Editor's Note: Juliette Kayyem is a former Assistant Secretary at the Department of Homeland Security, a lecturer at the Kennedy School of Government and a foreign policy columnist for the Boston Globe. She tweets @JulietteKayyem.
By Juliette Kayyem
The killing of Iranian nuclear scientist Mostafa Ahmadi-Roshan was just another salvo in more aggressive covert war heating up between Iran and the West. There should be little doubt the U.S. had nothing to do with it; we have condemned the killings, and rightfully so. Of all the efforts to stop Iran's nuclear program, killing scientists is not only the least productive, it may actually backfire.
“It is difficult to imagine a country having a scientific infrastructure large enough to support a nuclear weapons program, but too small to sustain a viable effort after the loss of even several individuals,’’ William Tobey, a former nuclear expert who has served in senior positions in the U.S. government, recently wrote in the Bulletin of the Atomic Scientists. Even allowing for the fact that atomic scientists have a vested interest in minimizing the significance of atomic scientists to deter assassinations, a few deaths here or there isn’t going to change history.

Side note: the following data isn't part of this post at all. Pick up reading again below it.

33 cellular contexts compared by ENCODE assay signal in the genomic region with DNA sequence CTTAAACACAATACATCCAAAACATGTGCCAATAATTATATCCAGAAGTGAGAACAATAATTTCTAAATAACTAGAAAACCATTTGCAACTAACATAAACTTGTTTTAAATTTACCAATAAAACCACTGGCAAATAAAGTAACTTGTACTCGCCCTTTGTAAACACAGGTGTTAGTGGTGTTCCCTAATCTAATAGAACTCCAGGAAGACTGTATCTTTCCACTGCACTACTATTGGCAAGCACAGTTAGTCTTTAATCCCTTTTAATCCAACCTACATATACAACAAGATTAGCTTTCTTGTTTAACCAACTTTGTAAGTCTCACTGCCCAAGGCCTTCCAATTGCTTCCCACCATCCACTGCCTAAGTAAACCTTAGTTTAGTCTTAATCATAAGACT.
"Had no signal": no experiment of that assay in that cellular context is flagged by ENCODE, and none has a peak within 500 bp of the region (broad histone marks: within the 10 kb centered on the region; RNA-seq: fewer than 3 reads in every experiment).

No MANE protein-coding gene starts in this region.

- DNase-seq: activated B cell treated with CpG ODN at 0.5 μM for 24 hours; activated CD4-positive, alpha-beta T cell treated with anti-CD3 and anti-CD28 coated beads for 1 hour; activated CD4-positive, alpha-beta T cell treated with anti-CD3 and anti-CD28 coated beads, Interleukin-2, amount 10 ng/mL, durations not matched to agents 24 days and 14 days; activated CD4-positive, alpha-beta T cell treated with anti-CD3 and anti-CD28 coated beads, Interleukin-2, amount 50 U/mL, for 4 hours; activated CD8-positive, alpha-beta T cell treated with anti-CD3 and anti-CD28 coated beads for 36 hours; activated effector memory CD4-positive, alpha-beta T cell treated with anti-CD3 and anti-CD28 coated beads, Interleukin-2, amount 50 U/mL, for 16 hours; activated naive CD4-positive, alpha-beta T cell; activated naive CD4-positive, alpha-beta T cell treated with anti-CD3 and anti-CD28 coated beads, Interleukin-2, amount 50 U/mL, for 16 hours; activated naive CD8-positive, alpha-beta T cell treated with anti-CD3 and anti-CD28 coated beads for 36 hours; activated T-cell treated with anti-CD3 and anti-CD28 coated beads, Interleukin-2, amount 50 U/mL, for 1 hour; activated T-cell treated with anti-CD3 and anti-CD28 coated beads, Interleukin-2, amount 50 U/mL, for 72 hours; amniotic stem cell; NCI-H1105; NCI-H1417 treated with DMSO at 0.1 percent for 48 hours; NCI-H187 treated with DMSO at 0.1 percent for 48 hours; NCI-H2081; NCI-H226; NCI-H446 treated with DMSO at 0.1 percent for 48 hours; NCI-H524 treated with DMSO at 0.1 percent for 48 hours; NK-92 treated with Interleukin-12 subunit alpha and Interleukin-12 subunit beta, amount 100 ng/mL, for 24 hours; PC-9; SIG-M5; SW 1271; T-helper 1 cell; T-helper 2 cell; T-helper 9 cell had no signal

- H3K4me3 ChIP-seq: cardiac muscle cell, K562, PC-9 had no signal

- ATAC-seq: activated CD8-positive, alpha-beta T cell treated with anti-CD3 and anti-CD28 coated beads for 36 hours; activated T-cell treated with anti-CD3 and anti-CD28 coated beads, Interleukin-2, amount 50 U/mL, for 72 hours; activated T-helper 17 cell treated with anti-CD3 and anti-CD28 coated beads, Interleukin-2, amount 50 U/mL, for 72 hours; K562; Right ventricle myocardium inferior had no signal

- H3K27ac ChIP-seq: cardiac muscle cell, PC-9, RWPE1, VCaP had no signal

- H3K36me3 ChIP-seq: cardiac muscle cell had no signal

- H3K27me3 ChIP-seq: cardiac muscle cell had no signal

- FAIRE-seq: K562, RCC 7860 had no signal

The ultimate goal of the global community shouldn’t be blocking Iran’s nuclear program for the time being - it should be ending Iran’s urgent desire to create nuclear weapons. That will require a diplomatic solution, not some admittedly masterful killing of a guy with the unimpressive title "deputy director for commercial affairs."
The thinking behind these killings is dangerously simplistic, as if Tehran’s nuclear ambitions were dependent on a single scholar just out of grad school. Nuclear programs, after all, are large and expensive efforts involving hundreds of people. Just maybe, one or two killings could delay the efforts.
Ahmadi-Roshan was likely as expendable to the Iranians as he was to whoever plotted his death. That suggests why Iran seems so incapable of protecting its allegedly high-value scientists. He was, in the end, of no consequence to the real issues at play. His murder should be condemned because it is brutal and gets us no closer to a meaningful resolution of Iran’s nuclear ambitions. Any sense of victory is as fleeting as the very men who placed magnetic bombs on the sides of Ahmadi-Roshan’s gray Peugeot 405 as they passed it on a crowded Tehran street just a few days ago.